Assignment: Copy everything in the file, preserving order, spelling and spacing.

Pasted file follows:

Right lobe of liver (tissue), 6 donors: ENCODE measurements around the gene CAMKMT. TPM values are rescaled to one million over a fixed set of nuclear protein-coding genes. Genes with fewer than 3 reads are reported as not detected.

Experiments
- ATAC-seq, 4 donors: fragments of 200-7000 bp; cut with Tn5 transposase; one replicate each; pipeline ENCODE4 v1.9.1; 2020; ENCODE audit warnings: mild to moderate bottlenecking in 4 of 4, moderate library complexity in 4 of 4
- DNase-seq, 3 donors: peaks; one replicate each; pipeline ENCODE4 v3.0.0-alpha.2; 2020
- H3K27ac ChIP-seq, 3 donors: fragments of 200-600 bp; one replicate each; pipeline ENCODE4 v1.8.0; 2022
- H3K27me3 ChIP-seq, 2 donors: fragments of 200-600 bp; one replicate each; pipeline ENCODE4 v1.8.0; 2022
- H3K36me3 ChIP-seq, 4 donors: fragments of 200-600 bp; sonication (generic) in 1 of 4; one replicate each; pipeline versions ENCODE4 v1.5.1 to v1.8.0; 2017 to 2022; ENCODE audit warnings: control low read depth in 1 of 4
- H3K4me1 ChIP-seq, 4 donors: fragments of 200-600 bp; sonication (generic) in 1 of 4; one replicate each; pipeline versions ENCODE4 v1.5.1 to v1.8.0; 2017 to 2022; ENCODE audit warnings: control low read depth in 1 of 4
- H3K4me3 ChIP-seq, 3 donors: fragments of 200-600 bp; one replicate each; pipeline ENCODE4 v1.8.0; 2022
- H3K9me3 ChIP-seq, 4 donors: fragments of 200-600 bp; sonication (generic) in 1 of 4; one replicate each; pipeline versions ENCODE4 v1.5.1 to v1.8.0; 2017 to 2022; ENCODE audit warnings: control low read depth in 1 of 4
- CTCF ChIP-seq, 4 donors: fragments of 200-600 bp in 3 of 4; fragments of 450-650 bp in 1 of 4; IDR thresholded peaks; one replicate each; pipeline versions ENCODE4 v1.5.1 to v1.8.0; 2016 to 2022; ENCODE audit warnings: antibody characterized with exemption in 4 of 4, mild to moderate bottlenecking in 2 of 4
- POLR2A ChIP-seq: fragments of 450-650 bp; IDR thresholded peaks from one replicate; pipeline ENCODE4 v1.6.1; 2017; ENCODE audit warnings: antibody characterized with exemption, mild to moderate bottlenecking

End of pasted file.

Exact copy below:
Right lobe of liver (tissue), 6 donors: ENCODE measurements around the gene CAMKMT. TPM values are rescaled to one million over a fixed set of nuclear protein-coding genes. Genes with fewer than 3 reads are reported as not detected.

Experiments
- ATAC-seq, 4 donors: fragments of 200-7000 bp; cut with Tn5 transposase; one replicate each; pipeline ENCODE4 v1.9.1; 2020; ENCODE audit warnings: mild to moderate bottlenecking in 4 of 4, moderate library complexity in 4 of 4
- DNase-seq, 3 donors: peaks; one replicate each; pipeline ENCODE4 v3.0.0-alpha.2; 2020
- H3K27ac ChIP-seq, 3 donors: fragments of 200-600 bp; one replicate each; pipeline ENCODE4 v1.8.0; 2022
- H3K27me3 ChIP-seq, 2 donors: fragments of 200-600 bp; one replicate each; pipeline ENCODE4 v1.8.0; 2022
- H3K36me3 ChIP-seq, 4 donors: fragments of 200-600 bp; sonication (generic) in 1 of 4; one replicate each; pipeline versions ENCODE4 v1.5.1 to v1.8.0; 2017 to 2022; ENCODE audit warnings: control low read depth in 1 of 4
- H3K4me1 ChIP-seq, 4 donors: fragments of 200-600 bp; sonication (generic) in 1 of 4; one replicate each; pipeline versions ENCODE4 v1.5.1 to v1.8.0; 2017 to 2022; ENCODE audit warnings: control low read depth in 1 of 4
- H3K4me3 ChIP-seq, 3 donors: fragments of 200-600 bp; one replicate each; pipeline ENCODE4 v1.8.0; 2022
- H3K9me3 ChIP-seq, 4 donors: fragments of 200-600 bp; sonication (generic) in 1 of 4; one replicate each; pipeline versions ENCODE4 v1.5.1 to v1.8.0; 2017 to 2022; ENCODE audit warnings: control low read depth in 1 of 4
- CTCF ChIP-seq, 4 donors: fragments of 200-600 bp in 3 of 4; fragments of 450-650 bp in 1 of 4; IDR thresholded peaks; one replicate each; pipeline versions ENCODE4 v1.5.1 to v1.8.0; 2016 to 2022; ENCODE audit warnings: antibody characterized with exemption in 4 of 4, mild to moderate bottlenecking in 2 of 4
- POLR2A ChIP-seq: fragments of 450-650 bp; IDR thresholded peaks from one replicate; pipeline ENCODE4 v1.6.1; 2017; ENCODE audit warnings: antibody characterized with exemption, mild to moderate bottlenecking